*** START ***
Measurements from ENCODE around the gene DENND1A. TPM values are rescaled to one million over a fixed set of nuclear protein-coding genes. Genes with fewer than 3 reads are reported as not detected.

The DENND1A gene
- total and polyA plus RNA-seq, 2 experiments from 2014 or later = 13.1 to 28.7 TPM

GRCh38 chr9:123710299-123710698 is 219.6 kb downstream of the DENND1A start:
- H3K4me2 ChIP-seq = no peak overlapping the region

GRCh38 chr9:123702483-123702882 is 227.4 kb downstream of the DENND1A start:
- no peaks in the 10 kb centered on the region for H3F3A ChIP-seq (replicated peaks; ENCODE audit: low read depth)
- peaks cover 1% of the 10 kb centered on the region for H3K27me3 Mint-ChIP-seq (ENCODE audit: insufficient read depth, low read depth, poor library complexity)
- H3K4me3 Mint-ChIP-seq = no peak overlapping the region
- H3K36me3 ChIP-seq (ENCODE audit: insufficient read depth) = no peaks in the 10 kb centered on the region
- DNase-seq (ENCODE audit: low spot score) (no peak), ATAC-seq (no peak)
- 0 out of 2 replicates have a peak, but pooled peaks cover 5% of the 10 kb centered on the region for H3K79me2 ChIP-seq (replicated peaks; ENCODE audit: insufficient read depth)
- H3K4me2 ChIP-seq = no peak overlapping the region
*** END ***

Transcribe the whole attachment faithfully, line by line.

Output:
Measurements from ENCODE around the gene DENND1A. TPM values are rescaled to one million over a fixed set of nuclear protein-coding genes. Genes with fewer than 3 reads are reported as not detected.

The DENND1A gene
- total and polyA plus RNA-seq, 2 experiments from 2014 or later = 13.1 to 28.7 TPM

GRCh38 chr9:123710299-123710698 is 219.6 kb downstream of the DENND1A start:
- H3K4me2 ChIP-seq = no peak overlapping the region

GRCh38 chr9:123702483-123702882 is 227.4 kb downstream of the DENND1A start:
- no peaks in the 10 kb centered on the region for H3F3A ChIP-seq (replicated peaks; ENCODE audit: low read depth)
- peaks cover 1% of the 10 kb centered on the region for H3K27me3 Mint-ChIP-seq (ENCODE audit: insufficient read depth, low read depth, poor library complexity)
- H3K4me3 Mint-ChIP-seq = no peak overlapping the region
- H3K36me3 ChIP-seq (ENCODE audit: insufficient read depth) = no peaks in the 10 kb centered on the region
- DNase-seq (ENCODE audit: low spot score) (no peak), ATAC-seq (no peak)
- 0 out of 2 replicates have a peak, but pooled peaks cover 5% of the 10 kb centered on the region for H3K79me2 ChIP-seq (replicated peaks; ENCODE audit: insufficient read depth)
- H3K4me2 ChIP-seq = no peak overlapping the region